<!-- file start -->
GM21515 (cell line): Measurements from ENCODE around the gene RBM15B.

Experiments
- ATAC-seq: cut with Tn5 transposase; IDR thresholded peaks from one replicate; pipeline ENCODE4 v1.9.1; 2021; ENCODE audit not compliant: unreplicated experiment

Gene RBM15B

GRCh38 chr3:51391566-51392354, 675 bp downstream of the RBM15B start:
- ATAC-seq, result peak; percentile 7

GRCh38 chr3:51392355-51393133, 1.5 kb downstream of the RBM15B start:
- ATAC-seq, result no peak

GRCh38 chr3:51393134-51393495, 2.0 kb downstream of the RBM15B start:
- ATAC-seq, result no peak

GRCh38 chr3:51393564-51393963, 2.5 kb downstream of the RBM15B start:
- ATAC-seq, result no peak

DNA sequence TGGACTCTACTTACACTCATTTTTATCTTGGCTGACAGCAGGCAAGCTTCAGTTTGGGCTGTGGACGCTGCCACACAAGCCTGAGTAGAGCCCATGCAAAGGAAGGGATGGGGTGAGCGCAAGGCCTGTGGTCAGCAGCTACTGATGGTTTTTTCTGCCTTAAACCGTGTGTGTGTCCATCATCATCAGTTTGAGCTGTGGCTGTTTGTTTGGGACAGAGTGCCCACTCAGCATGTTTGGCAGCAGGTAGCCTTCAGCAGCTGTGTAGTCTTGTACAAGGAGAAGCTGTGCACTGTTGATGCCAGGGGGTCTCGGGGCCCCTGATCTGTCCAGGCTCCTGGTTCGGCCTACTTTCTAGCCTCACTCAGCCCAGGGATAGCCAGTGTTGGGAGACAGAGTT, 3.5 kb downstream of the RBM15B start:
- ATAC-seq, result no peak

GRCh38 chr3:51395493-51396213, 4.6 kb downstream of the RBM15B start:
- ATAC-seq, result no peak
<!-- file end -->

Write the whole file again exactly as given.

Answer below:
GM21515 (cell line): Measurements from ENCODE around the gene RBM15B.

Experiments
- ATAC-seq: cut with Tn5 transposase; IDR thresholded peaks from one replicate; pipeline ENCODE4 v1.9.1; 2021; ENCODE audit not compliant: unreplicated experiment

Gene RBM15B

GRCh38 chr3:51391566-51392354, 675 bp downstream of the RBM15B start:
- ATAC-seq, result peak; percentile 7

GRCh38 chr3:51392355-51393133, 1.5 kb downstream of the RBM15B start:
- ATAC-seq, result no peak

GRCh38 chr3:51393134-51393495, 2.0 kb downstream of the RBM15B start:
- ATAC-seq, result no peak

GRCh38 chr3:51393564-51393963, 2.5 kb downstream of the RBM15B start:
- ATAC-seq, result no peak

DNA sequence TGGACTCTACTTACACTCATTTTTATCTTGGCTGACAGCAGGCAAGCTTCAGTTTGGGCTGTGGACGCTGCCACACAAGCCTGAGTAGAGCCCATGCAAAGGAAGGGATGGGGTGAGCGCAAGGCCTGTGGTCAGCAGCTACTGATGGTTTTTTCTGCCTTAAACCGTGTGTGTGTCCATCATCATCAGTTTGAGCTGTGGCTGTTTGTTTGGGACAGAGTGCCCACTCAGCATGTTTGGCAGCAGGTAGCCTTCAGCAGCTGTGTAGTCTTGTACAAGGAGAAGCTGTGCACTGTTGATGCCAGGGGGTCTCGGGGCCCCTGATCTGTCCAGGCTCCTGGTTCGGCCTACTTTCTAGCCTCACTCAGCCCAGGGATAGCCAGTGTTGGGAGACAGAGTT, 3.5 kb downstream of the RBM15B start:
- ATAC-seq, result no peak

GRCh38 chr3:51395493-51396213, 4.6 kb downstream of the RBM15B start:
- ATAC-seq, result no peak